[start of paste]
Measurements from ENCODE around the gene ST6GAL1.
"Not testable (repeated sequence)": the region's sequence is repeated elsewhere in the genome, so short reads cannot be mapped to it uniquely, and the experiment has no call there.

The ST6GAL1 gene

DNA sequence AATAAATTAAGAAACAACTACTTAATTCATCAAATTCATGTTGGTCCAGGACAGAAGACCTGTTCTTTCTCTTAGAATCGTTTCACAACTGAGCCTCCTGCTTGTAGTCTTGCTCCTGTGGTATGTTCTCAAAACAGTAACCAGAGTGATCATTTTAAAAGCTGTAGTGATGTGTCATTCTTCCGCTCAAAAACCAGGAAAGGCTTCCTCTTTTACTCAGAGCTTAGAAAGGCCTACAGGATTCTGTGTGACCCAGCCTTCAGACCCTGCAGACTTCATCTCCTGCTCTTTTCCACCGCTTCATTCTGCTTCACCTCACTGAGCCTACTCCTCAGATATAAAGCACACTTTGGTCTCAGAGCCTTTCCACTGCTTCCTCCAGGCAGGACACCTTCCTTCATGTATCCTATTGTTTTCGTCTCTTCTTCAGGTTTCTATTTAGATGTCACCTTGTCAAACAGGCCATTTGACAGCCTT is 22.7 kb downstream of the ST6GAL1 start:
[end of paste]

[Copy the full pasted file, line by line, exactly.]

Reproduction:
Measurements from ENCODE around the gene ST6GAL1.
"Not testable (repeated sequence)": the region's sequence is repeated elsewhere in the genome, so short reads cannot be mapped to it uniquely, and the experiment has no call there.

The ST6GAL1 gene

DNA sequence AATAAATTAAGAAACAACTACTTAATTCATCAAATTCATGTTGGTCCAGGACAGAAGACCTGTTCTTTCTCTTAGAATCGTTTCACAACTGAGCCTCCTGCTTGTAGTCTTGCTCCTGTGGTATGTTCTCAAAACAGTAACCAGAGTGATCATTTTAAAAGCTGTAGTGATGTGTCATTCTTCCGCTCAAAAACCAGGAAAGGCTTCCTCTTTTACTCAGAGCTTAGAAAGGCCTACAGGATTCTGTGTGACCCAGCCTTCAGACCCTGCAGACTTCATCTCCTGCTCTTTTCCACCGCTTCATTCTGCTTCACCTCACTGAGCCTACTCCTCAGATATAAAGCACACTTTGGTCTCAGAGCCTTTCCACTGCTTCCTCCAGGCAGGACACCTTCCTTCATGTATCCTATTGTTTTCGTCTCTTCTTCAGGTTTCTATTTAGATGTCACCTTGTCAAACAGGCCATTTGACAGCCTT is 22.7 kb downstream of the ST6GAL1 start: